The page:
The First-class Academic Scholarship                                                                      Aug. 2017
Journalism and Information School, Huazhong University of Science and Technology

The Second-Class Academic Scholarship                                                                 Aug. 2016
Journalism and Information School, Huazhong University of Science and Technology

Outstanding Member of Student Representatives’ League                                    Jun. 2014
School of Humanities and Journalism, Ocean University of China

Relevant research experience

A. Peer-Reviewed Publications

Chen, Y. (2017). The formation and evolvement of public opinion on accidental events in the era            of we-media: a case study of human stampede and crush in Shanghai. New Media            Research [J], 5-6. (In Chinese)

Bryant, J., Zhou, S., & Chen, Y. (2020). Media effects and people effects: How scholarship         matters. Communication & Society, 54, 1–26. [TSSCI]

Chen, Y., Zhou, S. (Under Review). GMF and hostile media: Effects of journalistic motive and   expertise on perception, polarization, and discursive activities. Mass Communication &           Society. [SSCI]

Chen, Y., Zhou, S. (Under Review). Impacts of video communication on psychological   wellbeing and cosmetic surgery acceptance. Computers in Human Behavior. [SSCI]

B. Research in Progress

Chen, Y., & Zhou, S. (2022). Comparison of the representation of Omicron on social media: A   content analysis of sentiment, persuasion techniques, scientific uncertainty.

Chen, Y., & Zhou, S. (2022) What if your comrade opposes you? New evidence from online                   forums about COVID-19-related issues under the framework of the SIDE model.

Chen, Y., (2022). Exploring the boundaries of hostile media effects: Under the framework           of social identity theory.

Chen, Y. (2022). “Let’s meet on Zoom”: Impacts of video-mediated communication on   communication effectiveness and individual satisfaction.

Chen, Y. (2022). Effects of numbers, tones, and group membership of user comments on news    perception of, attitude toward, and behavior concerning COVID-19 precautions.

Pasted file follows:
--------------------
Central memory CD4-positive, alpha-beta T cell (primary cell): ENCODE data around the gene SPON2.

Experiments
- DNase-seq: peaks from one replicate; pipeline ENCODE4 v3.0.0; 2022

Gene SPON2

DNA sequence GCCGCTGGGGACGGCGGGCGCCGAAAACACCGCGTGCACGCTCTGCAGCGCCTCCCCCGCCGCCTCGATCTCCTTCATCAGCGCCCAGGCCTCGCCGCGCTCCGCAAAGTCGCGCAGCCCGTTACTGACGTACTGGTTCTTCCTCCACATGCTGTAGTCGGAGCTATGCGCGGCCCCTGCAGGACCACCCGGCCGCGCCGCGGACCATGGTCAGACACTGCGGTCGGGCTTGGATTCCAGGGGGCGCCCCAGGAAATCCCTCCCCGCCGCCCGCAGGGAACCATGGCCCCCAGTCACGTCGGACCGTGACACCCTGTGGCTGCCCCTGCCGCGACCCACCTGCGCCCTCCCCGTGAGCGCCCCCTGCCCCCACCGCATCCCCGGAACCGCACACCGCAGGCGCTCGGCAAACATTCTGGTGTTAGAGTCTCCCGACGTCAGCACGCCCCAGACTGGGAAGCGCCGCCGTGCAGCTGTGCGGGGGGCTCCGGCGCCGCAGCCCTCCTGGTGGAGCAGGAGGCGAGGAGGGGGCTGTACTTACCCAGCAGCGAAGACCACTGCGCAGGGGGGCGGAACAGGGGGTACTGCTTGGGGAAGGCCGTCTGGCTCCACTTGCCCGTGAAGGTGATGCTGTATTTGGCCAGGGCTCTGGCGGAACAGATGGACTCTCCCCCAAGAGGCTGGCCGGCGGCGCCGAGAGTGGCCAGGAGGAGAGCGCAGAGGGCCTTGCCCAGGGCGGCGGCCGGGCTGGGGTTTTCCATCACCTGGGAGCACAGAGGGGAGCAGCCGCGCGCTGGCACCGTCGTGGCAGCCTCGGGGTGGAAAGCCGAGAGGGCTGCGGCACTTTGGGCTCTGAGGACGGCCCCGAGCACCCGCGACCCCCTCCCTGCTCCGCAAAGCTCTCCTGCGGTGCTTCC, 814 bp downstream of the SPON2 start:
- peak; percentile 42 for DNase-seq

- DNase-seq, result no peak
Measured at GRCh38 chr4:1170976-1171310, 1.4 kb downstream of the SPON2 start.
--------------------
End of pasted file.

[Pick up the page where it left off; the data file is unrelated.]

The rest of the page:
Zhou, S., Kiesow, D., & Chen, Y. (2021). Influences of news affordances on readers’       information processing, elaboration, news evaluation, and news reading satisfaction.

C. Conference Papers

Chen, Y., Zhou, S. & Fu, X. (2022). Are media still hostile under the firewall: Effects of group    membership and credibility. Paper presented at 2022 Midwinter Conference of          Association for Education in Journalism & Mass Communication, Norman, Oklahoma.

Chen, Y. (2022). “I’ll meet you on Zoom.” Impacts of video-mediated communication on             communication effectiveness. Paper presented at 2022 Southeast Colloquium of           Association for Education in journalism & Mass Communication, Memphis, TN.

Chen, Y., Zhou, S. & Fu, X. (2021). Are media still hostile in an authoritarian media system:      effects of media reach and source credibility. Paper presented at 2021 Network for Public Opinion Research-Asia Pacific Communication Alliance Annual Conference,        Bangkok, Thailand.

Chen, Y. & Zhou, S. (2021). I think media is against me: Causal links of hostile media effects     and its implications. Paper presented at 2021 Midwinter Conference of Association for      Education in Journalism & Mass Communication, Norman, Oklahoma. 

Wang, B. & Chen, Y. (2016). The influential factors of electronic supervision over           adolescents from the perspective of parents-children interaction. Paper presented at the     2016 Public Relations Society of China – Public Relations and Advertising International   Forum, Hong Kong.

Updated: September 21, 2022